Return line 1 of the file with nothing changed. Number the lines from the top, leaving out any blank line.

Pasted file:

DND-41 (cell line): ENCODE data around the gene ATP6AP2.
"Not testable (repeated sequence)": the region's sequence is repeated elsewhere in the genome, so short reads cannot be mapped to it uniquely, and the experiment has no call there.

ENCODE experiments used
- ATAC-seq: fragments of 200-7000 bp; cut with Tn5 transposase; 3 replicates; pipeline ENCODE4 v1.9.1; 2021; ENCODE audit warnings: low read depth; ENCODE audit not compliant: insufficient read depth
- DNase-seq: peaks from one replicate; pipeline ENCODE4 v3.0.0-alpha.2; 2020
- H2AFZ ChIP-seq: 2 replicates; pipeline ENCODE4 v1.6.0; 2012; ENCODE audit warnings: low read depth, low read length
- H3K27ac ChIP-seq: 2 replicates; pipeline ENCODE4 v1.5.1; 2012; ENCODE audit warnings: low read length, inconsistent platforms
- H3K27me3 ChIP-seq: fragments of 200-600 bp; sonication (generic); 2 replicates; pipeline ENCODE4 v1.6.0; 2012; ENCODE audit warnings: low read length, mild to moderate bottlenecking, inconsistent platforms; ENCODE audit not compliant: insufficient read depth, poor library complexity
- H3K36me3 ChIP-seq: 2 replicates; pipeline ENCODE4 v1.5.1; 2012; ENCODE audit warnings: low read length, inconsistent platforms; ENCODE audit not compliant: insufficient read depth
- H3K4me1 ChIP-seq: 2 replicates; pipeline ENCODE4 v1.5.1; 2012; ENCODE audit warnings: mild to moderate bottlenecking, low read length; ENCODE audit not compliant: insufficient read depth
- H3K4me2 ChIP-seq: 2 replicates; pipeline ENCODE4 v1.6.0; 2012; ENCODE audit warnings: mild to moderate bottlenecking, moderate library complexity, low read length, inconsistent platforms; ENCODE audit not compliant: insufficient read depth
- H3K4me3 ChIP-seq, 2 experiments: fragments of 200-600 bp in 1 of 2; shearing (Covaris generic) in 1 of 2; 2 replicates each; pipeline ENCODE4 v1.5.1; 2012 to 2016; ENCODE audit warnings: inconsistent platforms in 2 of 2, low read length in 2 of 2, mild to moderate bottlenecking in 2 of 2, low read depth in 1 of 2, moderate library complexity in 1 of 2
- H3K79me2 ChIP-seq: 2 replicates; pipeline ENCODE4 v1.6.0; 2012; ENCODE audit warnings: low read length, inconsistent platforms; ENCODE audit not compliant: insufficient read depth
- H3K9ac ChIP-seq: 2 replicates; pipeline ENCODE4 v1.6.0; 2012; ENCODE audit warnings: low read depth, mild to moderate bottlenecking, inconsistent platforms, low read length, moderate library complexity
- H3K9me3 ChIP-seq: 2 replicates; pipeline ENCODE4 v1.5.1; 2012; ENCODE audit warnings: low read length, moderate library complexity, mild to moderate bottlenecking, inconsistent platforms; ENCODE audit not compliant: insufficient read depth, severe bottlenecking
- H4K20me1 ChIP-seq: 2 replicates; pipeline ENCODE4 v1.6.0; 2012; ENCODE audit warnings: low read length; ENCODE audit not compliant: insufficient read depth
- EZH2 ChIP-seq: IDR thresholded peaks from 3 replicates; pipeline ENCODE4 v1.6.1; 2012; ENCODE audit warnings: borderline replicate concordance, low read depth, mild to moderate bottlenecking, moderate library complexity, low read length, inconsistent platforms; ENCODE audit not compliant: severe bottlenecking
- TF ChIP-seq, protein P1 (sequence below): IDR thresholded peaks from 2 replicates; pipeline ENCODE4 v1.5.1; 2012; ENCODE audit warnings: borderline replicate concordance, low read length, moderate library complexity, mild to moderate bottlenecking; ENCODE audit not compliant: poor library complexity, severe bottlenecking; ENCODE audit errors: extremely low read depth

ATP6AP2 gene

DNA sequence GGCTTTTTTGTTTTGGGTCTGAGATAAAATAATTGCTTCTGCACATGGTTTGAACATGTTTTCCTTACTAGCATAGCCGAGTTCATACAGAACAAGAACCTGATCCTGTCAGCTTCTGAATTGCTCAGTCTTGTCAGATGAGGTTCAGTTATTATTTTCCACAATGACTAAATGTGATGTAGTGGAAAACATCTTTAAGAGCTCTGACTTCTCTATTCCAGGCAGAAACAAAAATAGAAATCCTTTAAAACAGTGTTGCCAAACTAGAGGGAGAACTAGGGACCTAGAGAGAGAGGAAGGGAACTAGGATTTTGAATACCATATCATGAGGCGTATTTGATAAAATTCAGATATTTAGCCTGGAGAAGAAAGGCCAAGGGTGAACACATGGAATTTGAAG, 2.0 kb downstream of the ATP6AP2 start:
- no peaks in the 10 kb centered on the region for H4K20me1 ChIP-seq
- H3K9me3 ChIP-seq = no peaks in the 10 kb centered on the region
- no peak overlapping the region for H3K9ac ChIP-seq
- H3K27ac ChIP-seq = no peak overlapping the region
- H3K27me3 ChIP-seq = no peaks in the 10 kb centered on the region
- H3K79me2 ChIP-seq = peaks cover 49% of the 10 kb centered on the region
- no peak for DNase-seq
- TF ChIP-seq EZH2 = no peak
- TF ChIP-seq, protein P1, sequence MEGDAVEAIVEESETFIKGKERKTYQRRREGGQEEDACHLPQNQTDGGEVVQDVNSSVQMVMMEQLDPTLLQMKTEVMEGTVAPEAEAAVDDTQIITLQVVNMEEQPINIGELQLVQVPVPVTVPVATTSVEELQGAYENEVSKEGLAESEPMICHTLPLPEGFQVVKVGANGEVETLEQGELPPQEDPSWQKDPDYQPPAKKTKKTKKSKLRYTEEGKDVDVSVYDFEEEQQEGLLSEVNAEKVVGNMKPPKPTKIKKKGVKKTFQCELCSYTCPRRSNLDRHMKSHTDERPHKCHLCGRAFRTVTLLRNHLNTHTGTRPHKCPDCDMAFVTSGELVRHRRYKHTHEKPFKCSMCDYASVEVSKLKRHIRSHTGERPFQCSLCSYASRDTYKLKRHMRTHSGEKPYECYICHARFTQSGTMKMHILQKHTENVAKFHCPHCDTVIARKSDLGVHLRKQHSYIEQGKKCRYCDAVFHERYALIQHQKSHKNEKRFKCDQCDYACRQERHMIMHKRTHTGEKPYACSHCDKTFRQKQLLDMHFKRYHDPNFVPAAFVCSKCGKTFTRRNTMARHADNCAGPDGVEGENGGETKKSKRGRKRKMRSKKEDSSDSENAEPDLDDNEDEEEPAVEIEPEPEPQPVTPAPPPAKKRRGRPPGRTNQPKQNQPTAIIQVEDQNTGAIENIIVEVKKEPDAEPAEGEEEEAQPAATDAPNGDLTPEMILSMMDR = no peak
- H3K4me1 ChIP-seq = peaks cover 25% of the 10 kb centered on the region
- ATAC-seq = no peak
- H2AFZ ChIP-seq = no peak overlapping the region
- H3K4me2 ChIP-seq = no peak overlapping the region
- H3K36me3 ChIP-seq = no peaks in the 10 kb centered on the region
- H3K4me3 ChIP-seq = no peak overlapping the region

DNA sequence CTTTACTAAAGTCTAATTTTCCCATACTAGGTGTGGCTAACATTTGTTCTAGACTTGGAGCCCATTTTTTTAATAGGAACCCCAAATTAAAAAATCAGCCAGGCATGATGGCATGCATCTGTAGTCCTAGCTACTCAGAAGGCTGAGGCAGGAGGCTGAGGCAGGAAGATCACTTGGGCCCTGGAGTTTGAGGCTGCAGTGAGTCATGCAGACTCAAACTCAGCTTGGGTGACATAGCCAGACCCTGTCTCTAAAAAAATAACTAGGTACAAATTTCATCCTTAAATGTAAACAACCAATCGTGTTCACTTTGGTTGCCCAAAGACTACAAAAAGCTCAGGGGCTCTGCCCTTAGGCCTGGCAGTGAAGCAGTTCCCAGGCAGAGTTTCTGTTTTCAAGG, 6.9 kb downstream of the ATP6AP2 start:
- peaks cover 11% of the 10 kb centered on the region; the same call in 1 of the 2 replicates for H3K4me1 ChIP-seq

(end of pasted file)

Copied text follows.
DND-41 (cell line): ENCODE data around the gene ATP6AP2.